Eurogroup and Council discussions so far reveal profound divergences and a core political problem: the sometimes emotionally charged focus on terms and concepts that are by some actors perceived as toxic. The ESM is associated with harsh macroeconomic adjustment programmes, whereas Eurobonds, Coronabonds, etc are associated with taxpayers in the North bearing the burden of lax fiscal policies of the South. These perceptions are deeply rooted in public consciousness and reveal the most recent experiences of the euro crisis as well as profound fundamental differences in economic policy views. However, this reasoning is not always entirely justified by factual, legal and economic arguments. To further the debate, it is necessary to distance it from this emotionally charged topic.

Why the proposed rescue package is not sufficient (yet)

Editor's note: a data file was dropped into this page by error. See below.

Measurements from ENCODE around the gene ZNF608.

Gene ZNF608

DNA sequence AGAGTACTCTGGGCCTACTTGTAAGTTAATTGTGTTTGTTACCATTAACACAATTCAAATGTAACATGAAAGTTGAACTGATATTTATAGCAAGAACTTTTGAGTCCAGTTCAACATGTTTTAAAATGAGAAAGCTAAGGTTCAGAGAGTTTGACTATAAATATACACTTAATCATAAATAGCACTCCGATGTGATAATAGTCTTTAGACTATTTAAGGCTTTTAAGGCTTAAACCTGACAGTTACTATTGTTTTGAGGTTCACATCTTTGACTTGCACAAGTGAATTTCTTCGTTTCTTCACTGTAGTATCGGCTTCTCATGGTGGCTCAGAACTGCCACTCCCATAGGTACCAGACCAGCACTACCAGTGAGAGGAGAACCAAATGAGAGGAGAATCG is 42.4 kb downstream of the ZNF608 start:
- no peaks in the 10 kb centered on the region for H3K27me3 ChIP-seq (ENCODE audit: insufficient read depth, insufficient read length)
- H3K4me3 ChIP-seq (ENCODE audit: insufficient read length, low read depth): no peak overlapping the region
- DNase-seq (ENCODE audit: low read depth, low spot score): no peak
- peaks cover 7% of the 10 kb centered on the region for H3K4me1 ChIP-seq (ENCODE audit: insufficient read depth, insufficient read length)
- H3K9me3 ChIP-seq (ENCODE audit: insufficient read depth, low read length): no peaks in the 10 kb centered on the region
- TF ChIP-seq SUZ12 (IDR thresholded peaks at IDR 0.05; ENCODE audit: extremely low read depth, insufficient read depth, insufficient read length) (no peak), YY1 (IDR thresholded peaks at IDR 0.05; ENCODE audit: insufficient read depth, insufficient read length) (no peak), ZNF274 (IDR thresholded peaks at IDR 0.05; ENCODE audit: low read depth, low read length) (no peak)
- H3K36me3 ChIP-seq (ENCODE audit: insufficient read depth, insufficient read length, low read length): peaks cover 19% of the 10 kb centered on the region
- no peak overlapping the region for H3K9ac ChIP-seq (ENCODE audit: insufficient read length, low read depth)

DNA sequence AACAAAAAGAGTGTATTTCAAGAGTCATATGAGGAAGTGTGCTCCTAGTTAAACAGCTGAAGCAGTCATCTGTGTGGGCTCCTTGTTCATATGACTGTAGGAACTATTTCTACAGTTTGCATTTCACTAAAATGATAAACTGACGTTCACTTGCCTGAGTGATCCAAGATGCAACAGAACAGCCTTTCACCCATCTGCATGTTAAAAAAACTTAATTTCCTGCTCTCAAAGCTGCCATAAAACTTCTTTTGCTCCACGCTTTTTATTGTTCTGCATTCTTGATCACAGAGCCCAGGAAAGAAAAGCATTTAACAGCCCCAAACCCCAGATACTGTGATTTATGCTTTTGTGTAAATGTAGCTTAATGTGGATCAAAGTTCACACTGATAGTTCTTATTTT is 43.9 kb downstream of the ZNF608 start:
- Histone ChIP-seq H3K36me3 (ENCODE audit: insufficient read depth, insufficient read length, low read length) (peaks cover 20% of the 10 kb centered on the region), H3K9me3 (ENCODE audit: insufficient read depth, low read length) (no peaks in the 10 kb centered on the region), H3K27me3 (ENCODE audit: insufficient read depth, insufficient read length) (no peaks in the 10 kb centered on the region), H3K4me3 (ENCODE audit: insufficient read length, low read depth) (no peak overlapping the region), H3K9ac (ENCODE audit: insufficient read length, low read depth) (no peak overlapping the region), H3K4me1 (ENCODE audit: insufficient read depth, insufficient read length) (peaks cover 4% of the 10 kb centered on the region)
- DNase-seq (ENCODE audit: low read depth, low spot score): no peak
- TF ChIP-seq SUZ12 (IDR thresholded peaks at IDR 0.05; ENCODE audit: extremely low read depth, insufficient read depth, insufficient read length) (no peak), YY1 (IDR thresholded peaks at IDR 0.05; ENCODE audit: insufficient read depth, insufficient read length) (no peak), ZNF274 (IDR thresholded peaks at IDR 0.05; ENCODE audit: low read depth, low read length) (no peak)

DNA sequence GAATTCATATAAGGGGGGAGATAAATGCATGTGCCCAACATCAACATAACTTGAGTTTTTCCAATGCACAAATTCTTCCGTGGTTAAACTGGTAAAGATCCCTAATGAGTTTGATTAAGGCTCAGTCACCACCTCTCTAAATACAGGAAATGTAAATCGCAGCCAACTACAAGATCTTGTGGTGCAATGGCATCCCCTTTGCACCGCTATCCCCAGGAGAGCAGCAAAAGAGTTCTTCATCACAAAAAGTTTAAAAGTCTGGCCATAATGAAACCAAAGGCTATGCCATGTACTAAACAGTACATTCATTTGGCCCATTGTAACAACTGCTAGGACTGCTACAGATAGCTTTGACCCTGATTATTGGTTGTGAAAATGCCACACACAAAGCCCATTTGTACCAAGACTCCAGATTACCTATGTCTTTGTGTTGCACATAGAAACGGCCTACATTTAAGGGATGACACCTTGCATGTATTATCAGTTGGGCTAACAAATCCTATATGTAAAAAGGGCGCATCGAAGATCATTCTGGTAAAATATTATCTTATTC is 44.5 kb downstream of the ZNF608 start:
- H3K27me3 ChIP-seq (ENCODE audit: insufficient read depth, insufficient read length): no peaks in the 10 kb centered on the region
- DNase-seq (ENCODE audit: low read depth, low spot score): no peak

The proposal adds important pieces to the necessary comprehensive economic policy response to COVID-19: support for workers (SURE) and businesses (through EIB) as well as sovereigns (through ESM). On the sovereign front it resorts to an existing instrument for precautionary financial assistance based on Art. 14 ESM-Treaty and the related Guideline on Precautionary Financial Assistance: the Enhanced Conditions Credit Line (ECCL). The volume is up to 2% of the respective Member States’ GDP. The only access condition is that the money needs to be spent on healthcare-related costs. The main advantages are that it can be deployed relatively fast (albeit after the approval by national parliaments, in the German case based on § 4 (1) No. 1 ESM Financing Act), offers a high degree of legal certainty, and uses the existing institutional framework. However, the ECCL provides only for health-care related costs via short term loans of up to two years. After that they must be repaid and thus refinanced. Thus, additional common fiscal measures are needed. In this respect the wording of the Eurogroup report on the proposed rescue package is deliberately vague and requires further development: it envisages ‘a Recovery Fund [...] providing funding through the EU Budget’ and possibly financed by ‘innovative financial instruments’ as well as ‘a central role’ for the upcoming multiannual financial framework (MFF).